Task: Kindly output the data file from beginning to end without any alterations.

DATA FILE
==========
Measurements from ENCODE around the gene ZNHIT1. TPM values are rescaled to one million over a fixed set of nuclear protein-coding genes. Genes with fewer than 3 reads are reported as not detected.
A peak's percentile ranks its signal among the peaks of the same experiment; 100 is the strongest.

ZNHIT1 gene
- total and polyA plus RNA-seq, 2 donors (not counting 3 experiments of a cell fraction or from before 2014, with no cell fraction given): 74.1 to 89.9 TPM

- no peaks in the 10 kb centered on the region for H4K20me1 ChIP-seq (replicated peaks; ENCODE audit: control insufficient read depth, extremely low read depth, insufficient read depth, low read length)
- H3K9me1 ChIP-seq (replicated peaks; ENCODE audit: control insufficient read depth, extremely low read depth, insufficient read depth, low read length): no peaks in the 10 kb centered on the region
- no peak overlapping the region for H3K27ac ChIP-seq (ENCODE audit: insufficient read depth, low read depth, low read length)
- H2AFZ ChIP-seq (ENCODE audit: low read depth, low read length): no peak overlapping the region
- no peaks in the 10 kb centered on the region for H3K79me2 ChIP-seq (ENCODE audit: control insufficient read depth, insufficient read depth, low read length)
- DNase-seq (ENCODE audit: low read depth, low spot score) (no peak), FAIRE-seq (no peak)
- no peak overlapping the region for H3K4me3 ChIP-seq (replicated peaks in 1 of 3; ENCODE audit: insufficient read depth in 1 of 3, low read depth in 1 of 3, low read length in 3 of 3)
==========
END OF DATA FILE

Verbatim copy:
Measurements from ENCODE around the gene ZNHIT1. TPM values are rescaled to one million over a fixed set of nuclear protein-coding genes. Genes with fewer than 3 reads are reported as not detected.
A peak's percentile ranks its signal among the peaks of the same experiment; 100 is the strongest.

ZNHIT1 gene
- total and polyA plus RNA-seq, 2 donors (not counting 3 experiments of a cell fraction or from before 2014, with no cell fraction given): 74.1 to 89.9 TPM

- no peaks in the 10 kb centered on the region for H4K20me1 ChIP-seq (replicated peaks; ENCODE audit: control insufficient read depth, extremely low read depth, insufficient read depth, low read length)
- H3K9me1 ChIP-seq (replicated peaks; ENCODE audit: control insufficient read depth, extremely low read depth, insufficient read depth, low read length): no peaks in the 10 kb centered on the region
- no peak overlapping the region for H3K27ac ChIP-seq (ENCODE audit: insufficient read depth, low read depth, low read length)
- H2AFZ ChIP-seq (ENCODE audit: low read depth, low read length): no peak overlapping the region
- no peaks in the 10 kb centered on the region for H3K79me2 ChIP-seq (ENCODE audit: control insufficient read depth, insufficient read depth, low read length)
- DNase-seq (ENCODE audit: low read depth, low spot score) (no peak), FAIRE-seq (no peak)
- no peak overlapping the region for H3K4me3 ChIP-seq (replicated peaks in 1 of 3; ENCODE audit: insufficient read depth in 1 of 3, low read depth in 1 of 3, low read length in 3 of 3)